Abortion Is Not a “Settled Issue,” Election Decides Its Future

Opinion   Ann Scheidler   Sep 3, 2012   |   10:23AM    Washington, DC

On January 22, 1973, the U. S. Supreme Court struck down all state laws prohibiting abortion. Abortion advocates celebrated that decision, claiming that abortion was a” settled issue.” But pro-life people were outraged and committed themselves to restoring legal protection to the unborn.

There have been nine presidential elections and 19 Congressional elections since the Roe v. Wade and Doe v. Bolton Supreme Court decisions. Abortion has been a major issue in every time.

Starting in 1976, battles were fought within the political parties as they framed their party platforms for the presidential contest. One party has emerged as the party of abortion, and one as the party of life.

Abortion has remained a hot topic throughout each presidential campaign. It is impossible for a candidate to dodge the issue. Some are able to articulate a clear position. Some are clumsy with their defense of whichever side they have chosen. But no one gets away with taking no position.

Pro-life activists can take credit for making sure abortion is not a settled issue even after 40 years of being legal in the United States. Sidewalk counseling in front of abortion clinics, the annual March for Life, Life Chain, “Face the Truth” Tours—all of these efforts force the American people to think about abortion and to examine their own attitudes about the value of life.

This week, the Republicans have gathered in Tampa, Florida, concurrent with tropical storm and hurricane Isaac as it made its way up the gulf coast and on toward Louisiana and Mississippi. Adjustments had to be made in the convention schedule as a result of the storm.

In a way, it is symbolic that a political convention should be dealing with a storm. Our nation is facing a political storm of epic proportions at this point in our history.

Not the least of the issues in the upcoming presidential campaign is abortion. While the economy is the official focus of the campaign, pundits, interviewers, reporters, and commentators cannot let go of the juicy issue of abortion and human life. And that is good for the pro-life movement and for the unborn. The more people have to confront the reality of abortion, the more pro-life they become.

Once again, as they have since 1976, the Republicans have stated a pro-life position in their platform: “We assert the sanctity of human life and affirm that the unborn child has a fundamental individual right to life which cannot be infringed.”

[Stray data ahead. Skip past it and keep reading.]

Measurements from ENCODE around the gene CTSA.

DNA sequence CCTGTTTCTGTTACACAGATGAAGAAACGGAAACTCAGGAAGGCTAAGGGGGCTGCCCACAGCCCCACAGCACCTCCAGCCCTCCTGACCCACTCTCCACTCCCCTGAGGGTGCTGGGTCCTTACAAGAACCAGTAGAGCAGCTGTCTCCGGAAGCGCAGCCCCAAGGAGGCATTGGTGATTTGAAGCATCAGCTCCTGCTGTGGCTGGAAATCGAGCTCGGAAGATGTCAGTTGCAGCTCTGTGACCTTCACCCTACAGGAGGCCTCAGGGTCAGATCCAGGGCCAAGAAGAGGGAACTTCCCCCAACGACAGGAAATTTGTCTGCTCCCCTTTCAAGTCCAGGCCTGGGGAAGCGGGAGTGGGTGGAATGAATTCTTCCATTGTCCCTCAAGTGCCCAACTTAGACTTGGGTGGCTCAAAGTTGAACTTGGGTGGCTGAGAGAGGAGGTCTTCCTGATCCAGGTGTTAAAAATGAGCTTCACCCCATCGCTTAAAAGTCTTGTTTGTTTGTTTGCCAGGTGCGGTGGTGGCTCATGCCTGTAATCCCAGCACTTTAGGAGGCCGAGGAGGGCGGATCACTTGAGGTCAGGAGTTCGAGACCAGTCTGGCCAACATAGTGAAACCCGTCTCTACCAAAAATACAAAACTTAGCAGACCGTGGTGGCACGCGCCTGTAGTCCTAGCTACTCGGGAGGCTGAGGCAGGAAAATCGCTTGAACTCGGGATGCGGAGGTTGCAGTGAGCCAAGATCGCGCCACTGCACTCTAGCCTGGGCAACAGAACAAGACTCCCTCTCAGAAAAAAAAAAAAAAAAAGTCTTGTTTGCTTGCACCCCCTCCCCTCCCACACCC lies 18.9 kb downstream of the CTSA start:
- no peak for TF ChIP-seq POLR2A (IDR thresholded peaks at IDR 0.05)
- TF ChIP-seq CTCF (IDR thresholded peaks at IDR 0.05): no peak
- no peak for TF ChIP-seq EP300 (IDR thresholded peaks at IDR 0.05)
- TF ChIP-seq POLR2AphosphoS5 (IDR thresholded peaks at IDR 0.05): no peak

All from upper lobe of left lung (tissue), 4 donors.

In contrast the Democrat platform states, “Because we believe in the privacy and equality of women, we stand proudly for a woman’s right to choose, consistent with Roe v. Wade, and regardless of her ability to pay.” The Democratic Party language does not address the fate of the unborn child at all.

As we listen to the politicians at the conventions, it is heartening to hear some of them express a sincere belief in the value of life. Rick Santorum hit the nail on the head when he said that if America is to succeed, “We must stop the assault on marriage and the family.”

He went on to say, “I thank God that America still has one party that reaches out their hands in love to lift up all of God’s children—born an unborn—and says that each of us has dignity and all have the right to live the American dream.”

Mike Huckabee pointed out that the current administration and the Democrat party “supports changing the definition of marriage and believes that human life is disposable and expendable at any time in the womb or even beyond the womb.”

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Paul Ryan, in his acceptance speech on Wednesday night, told the conventioneers, “Each one of us was made for a reason, bearing the image and likeness of the Lord of Life.”

Most importantly, in his nomination acceptance speech on Thursday night, Mitt Romney clearly stated, “As president, I will protect the sanctity of life. I will honor the institution of marriage. And I will guarantee America’s first liberty: the freedom of religion,”

Life remains a vital issue, as it should. Next week the Democrats gather in Charlotte, North Carolina for their convention.

In contrast to the pro-life views expressed by both the platform and many of the speakers, the Charlotte event will feature, among others, Cecile Richards, president of Planned Parenthood, and Sandra Fluke, the Georgetown law student who made headlines in the fight over the HHS Mandate and her supposedly desperate need for free contraception.

America is at a critical point in her history. Life hangs in the balance. Everyone who cherishes life must engage in the political process and play a part in this great battle for life and freedom.

LifeNews Note: Ann Scheidler writes for the Pro-Life Action League.